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Coaldale group continues to raise concerns with councillor’s involvement with Civic Square

Posted on September 22, 2020 by Sunny South News
Sunny South Photo submitted

By Nikki Jamieson
Sunny South News

A concerned citizen group continues to raise questions about a Coaldale town councillor’s involvement with the Civic Square project.

In a letter addressed to Coaldale Mayor Kim Craig and council, signed by member Jason Beekman, the group Citizens for a Better Coaldale request that council respond to questions on coun. Briane Simpson’s involvement in the controversial Civic Square project, which would see a new town office and business space in a two-story office building on 20th Avenue next to the Coaldale Public Library. The project would cost $8.6 million, with the town paying $3.5 million for their space.

“There’s been not a lot of transparency surrounding it, and now that there’s dots being connected to a conflict of interest, it makes us ask a few more questions,” said Beekman.

Beekman noted that while Simpson had excused herself from closed meeting discussions regarding Civic Square, she had not excused herself from an open meeting discussion during council’s regular July 13, when council discussed a letter from Beekman, on behalf of CfaBC, to council. The letter had outlined concerns over the Civic Square project and requested that the town hold a plebiscite on the project and put capital projects on hold until there is full disclosure and approval from the town’s taxpayers. Council ultimately unanimously passed motions to receive the report for information and to invite the group for a meeting to talk about the project and the transparency the process had, after the details for the project were finalized, during a September council meeting, and declined the request for a plebiscite and a stoppage to all capital projects. Simpson had participated in the discussion arising from the letter and voted in favour of both motions.

“The fact that she’s recusing herself from discussions around civic square, that should also mean she is not allowed to vote on a plebiscite request for Civic Square, because again, she has a connection,” said Beekman.

“We’re asking council to please explain to us how it’s not a conflict of interest that we’ve got a council member who is leaving council in closed meetings, which we suspect are regarding Civic Square, but it’s okay for her to vote on a plebiscite that we have asked council to do on Civic Square,” said Adam Parker, member of CfaBC. “Now she voted against the plebiscite, is that not a conflict of interest?” Parker pointed to a recent online survey that CfaBC had done, that had 736 respondents, in which seven per cent of respondents considered Civic Square there first choice in capital projects for the town. He questioned whether the expense of a new town office was good for the town, and repeated calls for a plebiscite on the matter.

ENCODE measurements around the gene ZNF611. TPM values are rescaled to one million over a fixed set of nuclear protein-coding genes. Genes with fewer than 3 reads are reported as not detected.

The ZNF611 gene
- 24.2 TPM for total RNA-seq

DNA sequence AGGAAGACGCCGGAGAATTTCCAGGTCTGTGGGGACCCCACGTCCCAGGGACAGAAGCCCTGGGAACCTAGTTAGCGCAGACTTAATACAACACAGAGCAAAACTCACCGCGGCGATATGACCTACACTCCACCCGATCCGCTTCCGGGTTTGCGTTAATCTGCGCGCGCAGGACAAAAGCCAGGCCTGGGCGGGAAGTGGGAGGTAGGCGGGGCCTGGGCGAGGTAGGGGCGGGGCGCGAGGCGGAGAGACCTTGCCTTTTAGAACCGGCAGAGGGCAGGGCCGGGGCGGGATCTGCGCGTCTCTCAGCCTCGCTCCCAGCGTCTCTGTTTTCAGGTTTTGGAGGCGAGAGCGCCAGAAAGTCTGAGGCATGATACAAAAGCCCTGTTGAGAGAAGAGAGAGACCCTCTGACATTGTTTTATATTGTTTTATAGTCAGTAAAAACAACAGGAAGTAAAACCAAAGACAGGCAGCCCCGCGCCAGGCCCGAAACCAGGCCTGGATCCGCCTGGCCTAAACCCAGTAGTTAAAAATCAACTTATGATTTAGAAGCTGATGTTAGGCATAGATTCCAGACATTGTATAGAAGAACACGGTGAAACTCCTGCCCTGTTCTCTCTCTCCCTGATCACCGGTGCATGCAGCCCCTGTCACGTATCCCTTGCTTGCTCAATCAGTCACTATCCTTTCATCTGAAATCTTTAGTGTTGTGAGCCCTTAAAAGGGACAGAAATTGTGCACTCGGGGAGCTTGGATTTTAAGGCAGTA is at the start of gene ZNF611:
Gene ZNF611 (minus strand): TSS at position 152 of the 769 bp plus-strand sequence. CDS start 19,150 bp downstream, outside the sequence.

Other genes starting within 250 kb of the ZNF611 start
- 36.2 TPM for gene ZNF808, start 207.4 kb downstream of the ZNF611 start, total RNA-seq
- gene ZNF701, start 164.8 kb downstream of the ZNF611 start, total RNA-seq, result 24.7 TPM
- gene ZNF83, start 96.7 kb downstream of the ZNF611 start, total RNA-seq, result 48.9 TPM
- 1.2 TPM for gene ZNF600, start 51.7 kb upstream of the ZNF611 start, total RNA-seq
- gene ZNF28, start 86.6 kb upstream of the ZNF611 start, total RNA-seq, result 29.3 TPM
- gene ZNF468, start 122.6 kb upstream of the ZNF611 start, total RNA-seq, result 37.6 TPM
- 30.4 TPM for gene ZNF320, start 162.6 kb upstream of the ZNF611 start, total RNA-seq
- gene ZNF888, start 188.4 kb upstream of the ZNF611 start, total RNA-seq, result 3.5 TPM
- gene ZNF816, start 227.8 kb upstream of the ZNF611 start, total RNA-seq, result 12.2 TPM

“All council has to do is put a plebiscite out, and ask the community if they want a new town office. How hard is that?” In a statement, Simpson said upon becoming aware that her husband’s employer, the Epiphany Group, intended to submit an expression of interest for the Civic Square project, she recused herself from all Council discussions and votes relating to the scope or contracting of the project. Simpson says her husband, Roger Simpson, is a project manager with EG, and she says they “have ownership of less than five per cent of EG”, and she had not participated in any discussions or votes pertaining to Civic Square since the town’s capital budget was approved at the Jan. 27, 2020 council meeting. EG had submitted an EOI to Avail LLP in response to the town’s RFEI for the Civic Square project on Feb. 6, 2020.

Simpson said she did not recused herself from the discussions pertaining to the July letter and plebiscite request as “EG’s EOI was clearly too remote to reasonably be regarded as likely to influence my vote on plebiscites and capital”, and the topic involved whether council would determine whether capital projects were in Coaldale’s best longterm interests or is these decisions would go to a community vote.

“I believe that I was obligated to participate in the motion,” said Simpson. “I chose to decline the request for a plebiscite because if approved, Council would be effectively delegating capital project approval generally, and specifically to those who are able to show up for the plebiscite vote. Council has a duty, and was elected, to represent the residents of Coaldale and make reasoned decisions in their best interest, not to delegate the decision-making to a partial group of the public.”

Coaldale Mayor Kim Craig, in a statement he read during council’s Sept. 14 meeting and sent to the Sunny South News, said Simpson’s actions “have been entirely in line” with the Municipal Government Act.

“Council has not entered into a contract with any of the proponents who submitted a proposal to undertake the town’s Civic Square project,” said Craig in the statement. “When the decision to finalize an agreement with a developer comes before council, residents can be confident that council’s decision will be fair and objective and, as always, in the best interests of the town. For these same reasons, coun. Simpson will not participate in future discussions about Civic Square and I am confident she will follow the same due diligence measures that she has followed to date.”

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